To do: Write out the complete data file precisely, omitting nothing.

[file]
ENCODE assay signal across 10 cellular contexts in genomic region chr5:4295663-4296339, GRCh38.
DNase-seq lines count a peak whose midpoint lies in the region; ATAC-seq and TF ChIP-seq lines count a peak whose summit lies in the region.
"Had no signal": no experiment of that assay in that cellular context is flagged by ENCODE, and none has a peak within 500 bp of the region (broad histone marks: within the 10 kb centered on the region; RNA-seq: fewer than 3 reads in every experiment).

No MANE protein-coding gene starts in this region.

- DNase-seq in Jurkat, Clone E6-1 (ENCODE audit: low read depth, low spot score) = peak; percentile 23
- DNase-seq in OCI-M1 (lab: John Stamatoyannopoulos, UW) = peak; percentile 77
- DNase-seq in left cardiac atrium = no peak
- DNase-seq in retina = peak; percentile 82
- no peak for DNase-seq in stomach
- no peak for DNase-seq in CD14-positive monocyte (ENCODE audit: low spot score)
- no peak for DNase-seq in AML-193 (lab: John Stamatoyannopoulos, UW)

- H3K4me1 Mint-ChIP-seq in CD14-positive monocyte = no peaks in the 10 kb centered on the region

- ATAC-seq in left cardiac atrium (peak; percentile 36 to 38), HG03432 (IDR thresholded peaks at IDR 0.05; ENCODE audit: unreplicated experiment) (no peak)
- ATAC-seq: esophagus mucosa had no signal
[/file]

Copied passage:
ENCODE assay signal across 10 cellular contexts in genomic region chr5:4295663-4296339, GRCh38.
DNase-seq lines count a peak whose midpoint lies in the region; ATAC-seq and TF ChIP-seq lines count a peak whose summit lies in the region.
"Had no signal": no experiment of that assay in that cellular context is flagged by ENCODE, and none has a peak within 500 bp of the region (broad histone marks: within the 10 kb centered on the region; RNA-seq: fewer than 3 reads in every experiment).

No MANE protein-coding gene starts in this region.

- DNase-seq in Jurkat, Clone E6-1 (ENCODE audit: low read depth, low spot score) = peak; percentile 23
- DNase-seq in OCI-M1 (lab: John Stamatoyannopoulos, UW) = peak; percentile 77
- DNase-seq in left cardiac atrium = no peak
- DNase-seq in retina = peak; percentile 82
- no peak for DNase-seq in stomach
- no peak for DNase-seq in CD14-positive monocyte (ENCODE audit: low spot score)
- no peak for DNase-seq in AML-193 (lab: John Stamatoyannopoulos, UW)

- H3K4me1 Mint-ChIP-seq in CD14-positive monocyte = no peaks in the 10 kb centered on the region

- ATAC-seq in left cardiac atrium (peak; percentile 36 to 38), HG03432 (IDR thresholded peaks at IDR 0.05; ENCODE audit: unreplicated experiment) (no peak)
- ATAC-seq: esophagus mucosa had no signal